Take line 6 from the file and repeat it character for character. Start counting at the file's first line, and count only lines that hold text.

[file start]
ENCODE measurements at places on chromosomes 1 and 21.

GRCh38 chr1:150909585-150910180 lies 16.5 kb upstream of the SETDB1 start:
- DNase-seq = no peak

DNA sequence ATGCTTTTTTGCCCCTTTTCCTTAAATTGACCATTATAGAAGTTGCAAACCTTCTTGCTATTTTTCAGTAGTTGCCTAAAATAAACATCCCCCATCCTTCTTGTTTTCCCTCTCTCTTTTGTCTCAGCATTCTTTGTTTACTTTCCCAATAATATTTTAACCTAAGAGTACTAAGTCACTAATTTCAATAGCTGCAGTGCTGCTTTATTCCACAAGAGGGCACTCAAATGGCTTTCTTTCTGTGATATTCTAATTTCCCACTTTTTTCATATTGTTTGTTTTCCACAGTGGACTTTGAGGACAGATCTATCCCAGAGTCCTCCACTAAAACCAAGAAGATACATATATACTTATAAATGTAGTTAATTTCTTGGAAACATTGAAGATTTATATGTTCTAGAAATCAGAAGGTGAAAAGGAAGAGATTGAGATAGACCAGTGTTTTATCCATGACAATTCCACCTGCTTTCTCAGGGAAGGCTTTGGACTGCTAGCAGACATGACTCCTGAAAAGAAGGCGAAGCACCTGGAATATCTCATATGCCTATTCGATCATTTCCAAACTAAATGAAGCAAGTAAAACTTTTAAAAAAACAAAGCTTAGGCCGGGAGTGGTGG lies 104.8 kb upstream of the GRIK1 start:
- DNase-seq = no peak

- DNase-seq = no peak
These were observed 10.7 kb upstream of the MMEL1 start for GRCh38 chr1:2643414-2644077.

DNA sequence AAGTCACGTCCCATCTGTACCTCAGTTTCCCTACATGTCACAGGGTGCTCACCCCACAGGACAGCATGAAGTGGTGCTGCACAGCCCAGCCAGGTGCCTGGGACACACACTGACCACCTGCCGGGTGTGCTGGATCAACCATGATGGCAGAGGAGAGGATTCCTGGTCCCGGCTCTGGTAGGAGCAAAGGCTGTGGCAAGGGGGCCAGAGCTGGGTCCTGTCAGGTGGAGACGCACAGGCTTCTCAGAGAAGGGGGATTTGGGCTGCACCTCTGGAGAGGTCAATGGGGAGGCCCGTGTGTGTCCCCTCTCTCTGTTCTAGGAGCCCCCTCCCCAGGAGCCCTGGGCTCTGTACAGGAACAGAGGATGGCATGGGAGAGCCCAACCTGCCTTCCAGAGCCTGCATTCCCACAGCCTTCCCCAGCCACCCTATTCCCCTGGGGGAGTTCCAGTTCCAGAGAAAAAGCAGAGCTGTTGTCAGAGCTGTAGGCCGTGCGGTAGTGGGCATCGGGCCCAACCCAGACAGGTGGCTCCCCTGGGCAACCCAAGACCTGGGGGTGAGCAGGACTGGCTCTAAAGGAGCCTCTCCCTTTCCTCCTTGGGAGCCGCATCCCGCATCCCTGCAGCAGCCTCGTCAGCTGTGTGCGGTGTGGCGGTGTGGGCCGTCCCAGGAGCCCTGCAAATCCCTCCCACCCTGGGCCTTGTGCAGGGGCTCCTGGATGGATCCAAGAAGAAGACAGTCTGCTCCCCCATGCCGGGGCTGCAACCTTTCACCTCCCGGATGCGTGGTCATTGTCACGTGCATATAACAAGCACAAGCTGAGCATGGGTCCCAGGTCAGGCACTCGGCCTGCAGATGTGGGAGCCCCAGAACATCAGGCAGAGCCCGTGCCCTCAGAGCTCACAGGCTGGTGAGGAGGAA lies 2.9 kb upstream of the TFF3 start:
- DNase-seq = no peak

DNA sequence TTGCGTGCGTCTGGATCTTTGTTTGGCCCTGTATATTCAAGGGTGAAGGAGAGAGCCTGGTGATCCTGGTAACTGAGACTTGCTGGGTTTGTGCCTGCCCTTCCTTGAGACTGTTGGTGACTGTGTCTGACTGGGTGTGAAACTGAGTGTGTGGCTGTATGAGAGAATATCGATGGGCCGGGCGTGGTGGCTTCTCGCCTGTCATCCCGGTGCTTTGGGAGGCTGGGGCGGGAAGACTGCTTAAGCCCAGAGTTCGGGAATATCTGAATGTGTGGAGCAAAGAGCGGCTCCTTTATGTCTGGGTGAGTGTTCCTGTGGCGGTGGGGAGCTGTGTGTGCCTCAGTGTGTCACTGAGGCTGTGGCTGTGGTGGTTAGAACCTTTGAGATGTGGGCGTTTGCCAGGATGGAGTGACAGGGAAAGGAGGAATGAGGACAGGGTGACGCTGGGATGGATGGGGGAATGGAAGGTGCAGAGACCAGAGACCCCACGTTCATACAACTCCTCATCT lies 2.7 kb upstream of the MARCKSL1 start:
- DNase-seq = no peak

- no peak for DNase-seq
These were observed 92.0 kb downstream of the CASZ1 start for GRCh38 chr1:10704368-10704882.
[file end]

- DNase-seq = no peak